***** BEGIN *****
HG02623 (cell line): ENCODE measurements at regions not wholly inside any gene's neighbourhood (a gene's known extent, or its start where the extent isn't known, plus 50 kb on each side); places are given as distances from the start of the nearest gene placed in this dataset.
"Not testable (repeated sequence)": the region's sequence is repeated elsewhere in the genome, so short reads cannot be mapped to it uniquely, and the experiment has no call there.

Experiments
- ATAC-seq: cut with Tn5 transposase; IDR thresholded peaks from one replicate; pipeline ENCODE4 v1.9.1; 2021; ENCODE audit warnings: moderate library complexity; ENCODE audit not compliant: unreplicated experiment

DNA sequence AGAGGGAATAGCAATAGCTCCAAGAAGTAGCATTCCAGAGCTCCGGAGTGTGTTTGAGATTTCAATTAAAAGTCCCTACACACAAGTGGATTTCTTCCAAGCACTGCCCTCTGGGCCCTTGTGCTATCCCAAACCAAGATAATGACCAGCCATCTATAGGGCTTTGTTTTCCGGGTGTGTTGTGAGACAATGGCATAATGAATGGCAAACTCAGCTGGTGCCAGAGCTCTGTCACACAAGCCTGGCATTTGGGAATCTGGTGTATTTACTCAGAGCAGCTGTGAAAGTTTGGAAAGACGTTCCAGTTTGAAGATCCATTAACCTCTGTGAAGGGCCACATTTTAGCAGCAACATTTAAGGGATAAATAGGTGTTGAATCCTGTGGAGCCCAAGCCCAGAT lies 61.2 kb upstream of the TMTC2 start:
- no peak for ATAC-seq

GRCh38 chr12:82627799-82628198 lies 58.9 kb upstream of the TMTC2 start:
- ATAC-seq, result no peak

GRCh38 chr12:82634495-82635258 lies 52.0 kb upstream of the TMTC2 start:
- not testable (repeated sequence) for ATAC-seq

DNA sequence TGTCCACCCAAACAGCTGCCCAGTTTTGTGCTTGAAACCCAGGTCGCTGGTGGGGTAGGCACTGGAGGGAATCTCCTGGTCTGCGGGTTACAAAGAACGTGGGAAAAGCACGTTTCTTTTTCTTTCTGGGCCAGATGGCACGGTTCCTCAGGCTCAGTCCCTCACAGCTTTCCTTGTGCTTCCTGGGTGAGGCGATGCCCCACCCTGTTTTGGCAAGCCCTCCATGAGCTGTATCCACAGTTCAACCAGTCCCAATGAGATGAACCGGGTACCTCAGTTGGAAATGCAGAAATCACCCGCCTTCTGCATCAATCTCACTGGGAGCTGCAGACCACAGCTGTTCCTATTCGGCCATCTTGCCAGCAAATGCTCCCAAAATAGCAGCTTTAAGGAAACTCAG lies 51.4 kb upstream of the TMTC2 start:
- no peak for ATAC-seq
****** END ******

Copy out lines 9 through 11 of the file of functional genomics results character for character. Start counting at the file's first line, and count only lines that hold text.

GRCh38 chr12:82634495-82635258 lies 52.0 kb upstream of the TMTC2 start:
- not testable (repeated sequence) for ATAC-seq

DNA sequence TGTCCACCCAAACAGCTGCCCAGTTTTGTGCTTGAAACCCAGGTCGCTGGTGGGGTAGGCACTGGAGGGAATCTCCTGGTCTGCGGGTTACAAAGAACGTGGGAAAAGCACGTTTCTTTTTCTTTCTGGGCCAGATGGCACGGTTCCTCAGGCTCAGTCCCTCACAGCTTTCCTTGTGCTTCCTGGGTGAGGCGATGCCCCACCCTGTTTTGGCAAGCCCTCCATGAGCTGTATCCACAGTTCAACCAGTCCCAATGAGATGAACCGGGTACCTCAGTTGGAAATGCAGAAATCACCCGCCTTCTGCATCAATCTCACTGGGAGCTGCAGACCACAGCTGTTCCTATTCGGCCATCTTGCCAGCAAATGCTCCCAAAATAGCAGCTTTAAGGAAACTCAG lies 51.4 kb upstream of the TMTC2 start: